Furthermore, it is crucial to understand that you will not only be producing these requests, but you will also be receiving them from the defendant. The defendant has an equal amount of time of discovery and they will likely have their own list of request for admissions. If you do not precisely know the rules, you could unintentionally admit to something that is actually false.

In the rules of civil procedure, if you do not timely respond to the request for admissions, anything that is not answered will be deemed by the court as true. This means if you accidentally skip over a question or if you simply fail to submit your response in time, you could admit to something that is completely wrong and your case could be irreparably harmed.


Interrogatories are somewhat similar to requests for admissions. Both contain a series of questions which are submitted to the opposing party and must be answered truthfully. However, there are several major differences. First, interrogatories are not simply true or false questions. They might ask for clarification as to why the defendant was driving on the road or where they were coming from. Typically, interrogatory questions are used to clarify the basic information that was slightly confusing in the opposing party's statements.

The second major difference is that interrogatories are not unlimited. Texas restricts you to requesting only 25 interrogatories. But on occasion, depending on the complexity of your case and the amount of damages you are seeking, the court may grant you additional interrogatories. It is important that you speak with experienced attorneys about your claim so that it can be ensured that you're granted the proper amount of interrogatories. Every bit of information available is important, and you do not want to miss out on the opportunity to discover it simply because you are not familiar with the rules.

Request for Disclosure

Requests for disclosure also consist of a list of information, which the opposing party must provide in order to expedite the lawsuit process. This simply covers factual information, and many requests for disclosure contain the same demands. They ask for the legal names and contact information of all the parties involved. If you receive a request for disclosure from the defendant, they might ask you to provide the specific amount of damages which you are seeking and exactly how you came to that number. The defendant may also ask you to provide the legal theory or statute which you are basing your claim on.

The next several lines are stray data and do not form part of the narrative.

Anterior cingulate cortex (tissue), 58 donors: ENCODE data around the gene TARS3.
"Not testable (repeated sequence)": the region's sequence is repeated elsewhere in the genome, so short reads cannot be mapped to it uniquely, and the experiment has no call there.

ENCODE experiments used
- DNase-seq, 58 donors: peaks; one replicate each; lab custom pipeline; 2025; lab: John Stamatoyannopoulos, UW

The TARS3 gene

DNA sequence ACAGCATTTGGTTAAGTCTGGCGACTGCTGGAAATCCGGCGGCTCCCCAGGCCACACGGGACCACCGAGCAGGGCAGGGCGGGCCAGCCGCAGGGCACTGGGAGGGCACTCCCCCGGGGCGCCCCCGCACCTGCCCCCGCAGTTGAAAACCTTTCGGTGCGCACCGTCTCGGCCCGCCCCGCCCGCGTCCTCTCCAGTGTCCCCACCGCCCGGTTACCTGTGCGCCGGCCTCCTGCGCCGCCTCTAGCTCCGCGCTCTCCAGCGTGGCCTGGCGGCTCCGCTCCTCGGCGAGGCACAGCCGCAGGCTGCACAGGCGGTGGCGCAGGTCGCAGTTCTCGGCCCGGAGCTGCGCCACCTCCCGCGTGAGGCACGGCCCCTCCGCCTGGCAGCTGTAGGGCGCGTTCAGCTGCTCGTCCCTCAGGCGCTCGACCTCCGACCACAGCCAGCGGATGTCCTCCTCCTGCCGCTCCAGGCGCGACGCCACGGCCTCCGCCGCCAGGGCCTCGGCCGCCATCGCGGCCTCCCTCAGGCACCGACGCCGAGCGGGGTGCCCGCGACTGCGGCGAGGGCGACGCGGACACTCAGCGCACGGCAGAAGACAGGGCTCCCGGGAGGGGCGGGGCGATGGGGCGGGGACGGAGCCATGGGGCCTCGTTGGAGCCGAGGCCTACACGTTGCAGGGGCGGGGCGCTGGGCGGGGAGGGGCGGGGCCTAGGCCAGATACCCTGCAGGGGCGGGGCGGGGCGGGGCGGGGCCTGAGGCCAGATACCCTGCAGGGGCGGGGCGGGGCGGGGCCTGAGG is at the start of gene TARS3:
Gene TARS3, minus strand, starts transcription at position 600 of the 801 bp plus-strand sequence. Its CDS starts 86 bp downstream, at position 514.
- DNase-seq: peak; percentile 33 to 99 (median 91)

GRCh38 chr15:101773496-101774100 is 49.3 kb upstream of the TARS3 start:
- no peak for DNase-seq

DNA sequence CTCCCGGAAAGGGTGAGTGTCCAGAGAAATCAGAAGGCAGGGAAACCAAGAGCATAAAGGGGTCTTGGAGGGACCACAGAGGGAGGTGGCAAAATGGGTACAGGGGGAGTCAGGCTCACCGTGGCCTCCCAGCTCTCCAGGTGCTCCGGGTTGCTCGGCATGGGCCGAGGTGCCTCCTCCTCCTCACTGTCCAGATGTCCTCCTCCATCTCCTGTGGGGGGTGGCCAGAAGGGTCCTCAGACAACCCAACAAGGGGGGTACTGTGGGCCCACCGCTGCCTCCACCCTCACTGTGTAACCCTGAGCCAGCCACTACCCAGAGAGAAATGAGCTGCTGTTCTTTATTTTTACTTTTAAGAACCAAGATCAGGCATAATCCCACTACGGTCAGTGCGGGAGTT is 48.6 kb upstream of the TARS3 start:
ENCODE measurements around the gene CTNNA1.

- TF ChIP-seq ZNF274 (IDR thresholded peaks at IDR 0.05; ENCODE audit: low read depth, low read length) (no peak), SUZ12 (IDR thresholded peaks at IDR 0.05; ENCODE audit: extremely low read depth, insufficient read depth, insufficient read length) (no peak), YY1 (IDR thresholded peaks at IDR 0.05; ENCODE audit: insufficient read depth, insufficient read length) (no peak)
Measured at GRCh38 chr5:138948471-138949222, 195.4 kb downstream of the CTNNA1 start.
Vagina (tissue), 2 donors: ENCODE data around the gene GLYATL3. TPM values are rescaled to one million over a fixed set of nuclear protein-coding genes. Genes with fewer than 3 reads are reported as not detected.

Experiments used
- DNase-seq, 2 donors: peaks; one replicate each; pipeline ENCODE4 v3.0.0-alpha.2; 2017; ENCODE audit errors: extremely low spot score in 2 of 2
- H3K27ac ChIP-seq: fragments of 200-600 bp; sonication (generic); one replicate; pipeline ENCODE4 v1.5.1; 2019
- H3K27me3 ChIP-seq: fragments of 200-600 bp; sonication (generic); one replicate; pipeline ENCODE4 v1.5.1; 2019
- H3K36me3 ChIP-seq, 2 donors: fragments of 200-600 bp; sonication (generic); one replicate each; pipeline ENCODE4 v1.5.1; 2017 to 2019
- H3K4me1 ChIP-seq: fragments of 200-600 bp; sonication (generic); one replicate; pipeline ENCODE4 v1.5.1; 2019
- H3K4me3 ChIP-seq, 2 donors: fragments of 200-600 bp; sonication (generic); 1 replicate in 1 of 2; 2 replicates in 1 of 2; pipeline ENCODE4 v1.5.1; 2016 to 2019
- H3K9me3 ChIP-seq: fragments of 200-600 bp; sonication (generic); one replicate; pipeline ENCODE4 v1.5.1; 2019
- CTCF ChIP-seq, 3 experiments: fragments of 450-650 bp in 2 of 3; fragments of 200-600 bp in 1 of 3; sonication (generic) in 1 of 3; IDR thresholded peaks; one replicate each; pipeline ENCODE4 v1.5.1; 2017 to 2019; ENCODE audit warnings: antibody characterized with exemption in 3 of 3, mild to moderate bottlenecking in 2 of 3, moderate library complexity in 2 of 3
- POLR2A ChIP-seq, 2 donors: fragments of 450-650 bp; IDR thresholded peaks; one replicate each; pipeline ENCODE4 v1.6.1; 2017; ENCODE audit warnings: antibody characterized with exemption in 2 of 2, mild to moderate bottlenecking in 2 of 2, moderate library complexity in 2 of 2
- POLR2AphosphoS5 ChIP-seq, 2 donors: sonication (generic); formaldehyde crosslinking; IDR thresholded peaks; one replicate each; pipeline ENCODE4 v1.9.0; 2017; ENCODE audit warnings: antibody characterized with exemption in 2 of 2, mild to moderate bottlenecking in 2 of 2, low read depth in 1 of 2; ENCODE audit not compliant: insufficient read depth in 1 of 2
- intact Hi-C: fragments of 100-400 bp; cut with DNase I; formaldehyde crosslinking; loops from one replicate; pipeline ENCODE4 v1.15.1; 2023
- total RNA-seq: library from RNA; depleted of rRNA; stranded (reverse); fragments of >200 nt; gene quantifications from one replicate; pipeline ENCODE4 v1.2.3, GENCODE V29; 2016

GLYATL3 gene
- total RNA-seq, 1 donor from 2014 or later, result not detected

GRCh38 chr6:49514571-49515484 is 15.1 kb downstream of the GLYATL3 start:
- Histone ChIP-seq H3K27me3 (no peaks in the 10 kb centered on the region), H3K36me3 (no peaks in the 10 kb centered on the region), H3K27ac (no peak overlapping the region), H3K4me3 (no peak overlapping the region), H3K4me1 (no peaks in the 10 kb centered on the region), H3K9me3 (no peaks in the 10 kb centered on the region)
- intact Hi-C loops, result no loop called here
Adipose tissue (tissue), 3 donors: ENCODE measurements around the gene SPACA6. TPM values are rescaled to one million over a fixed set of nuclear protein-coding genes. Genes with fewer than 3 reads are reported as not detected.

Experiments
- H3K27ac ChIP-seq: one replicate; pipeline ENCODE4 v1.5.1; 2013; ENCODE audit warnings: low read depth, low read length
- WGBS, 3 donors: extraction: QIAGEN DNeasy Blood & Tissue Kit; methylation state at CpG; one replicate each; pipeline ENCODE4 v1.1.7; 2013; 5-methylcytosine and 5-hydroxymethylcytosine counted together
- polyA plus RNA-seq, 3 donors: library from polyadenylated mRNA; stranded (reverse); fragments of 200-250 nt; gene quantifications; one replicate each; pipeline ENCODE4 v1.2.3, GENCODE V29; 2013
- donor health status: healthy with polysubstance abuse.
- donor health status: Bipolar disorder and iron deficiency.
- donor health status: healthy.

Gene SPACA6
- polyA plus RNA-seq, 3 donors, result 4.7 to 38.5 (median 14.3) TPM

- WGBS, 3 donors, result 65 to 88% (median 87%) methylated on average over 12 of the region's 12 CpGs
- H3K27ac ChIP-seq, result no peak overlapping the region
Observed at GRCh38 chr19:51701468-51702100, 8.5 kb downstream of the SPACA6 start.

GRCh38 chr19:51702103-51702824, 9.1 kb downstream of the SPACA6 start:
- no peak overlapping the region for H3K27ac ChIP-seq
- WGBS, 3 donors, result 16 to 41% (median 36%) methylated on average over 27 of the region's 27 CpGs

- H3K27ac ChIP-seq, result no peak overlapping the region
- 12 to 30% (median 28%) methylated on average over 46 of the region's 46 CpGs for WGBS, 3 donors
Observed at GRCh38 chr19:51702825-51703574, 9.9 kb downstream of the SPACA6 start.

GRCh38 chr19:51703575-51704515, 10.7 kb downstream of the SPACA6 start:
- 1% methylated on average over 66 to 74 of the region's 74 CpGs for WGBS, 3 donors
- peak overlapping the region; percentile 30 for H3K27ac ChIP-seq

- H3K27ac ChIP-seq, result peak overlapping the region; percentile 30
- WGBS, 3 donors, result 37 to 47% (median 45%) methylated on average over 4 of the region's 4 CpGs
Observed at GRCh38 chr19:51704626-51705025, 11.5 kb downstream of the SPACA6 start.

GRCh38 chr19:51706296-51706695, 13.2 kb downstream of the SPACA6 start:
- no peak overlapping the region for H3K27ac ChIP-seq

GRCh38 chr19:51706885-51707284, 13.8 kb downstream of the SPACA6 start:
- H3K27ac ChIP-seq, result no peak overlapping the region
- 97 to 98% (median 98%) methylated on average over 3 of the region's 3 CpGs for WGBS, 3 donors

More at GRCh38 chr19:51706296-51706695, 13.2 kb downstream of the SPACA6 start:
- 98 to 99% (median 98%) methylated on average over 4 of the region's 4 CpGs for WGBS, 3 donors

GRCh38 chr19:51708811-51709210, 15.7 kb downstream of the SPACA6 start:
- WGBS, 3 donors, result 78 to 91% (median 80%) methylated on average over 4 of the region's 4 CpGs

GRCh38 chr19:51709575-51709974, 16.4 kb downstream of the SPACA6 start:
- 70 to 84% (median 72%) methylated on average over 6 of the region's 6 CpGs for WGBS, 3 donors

While this information seems basic, if you respond with the incorrect legal basis or outdated case law, your entire claim could be destroyed. Additionally, if you, or your inexperienced attorney, make this crucial mistake, the defendant will be more likely to refuse a settlement and will be more inclined to force the case to trial because they believe your legal representation is not a threat.


Depositions are essentially out-of-court statements which can be used as in court testimony. Even though you are not in court, you are still under oath to tell the truth. Everything you say is recorded and written down so that your statements may be used in trial. Typically, depositions are solely regulated by the attorneys and only on occasion will a judge be present. However, the law still applies and if you are not sufficiently represented, the opposing party's counsel could easily take advantage of your lack of experience.

For instance, even though depositions do not take place in court, your attorney can still object to certain questions and the opposing lawyers must adhere to court procedure. Just because the defendant's attorney asks you a question, it does not mean that you automatically have to answer it if it is abusive or unfair.

You need an experienced and knowledgeable attorney who can be there with you in the deposition to advise you on every question asked by the opposing party and make sure that you are being treated fairly.

Speak with a litigator today.

Our attorneys at Grossman Law Offices have been helping car accident victims like you for over two and a half decades. We are thoroughly experienced in handling the discovery process of a personal injury claim, and we know exactly how to best obtain all the information necessary for a successful claim. We also know how to enforce your rights and ensure that the opposing counsel does not try to bully you into providing harmful information. We have repeatedly held negligent defendants accountable for their actions and built strong and successful cases through our hard work in discovery. To learn more about the various ways in which we will gather information to prove your claim, call Grossman Law Offices at (855) 326-0000 .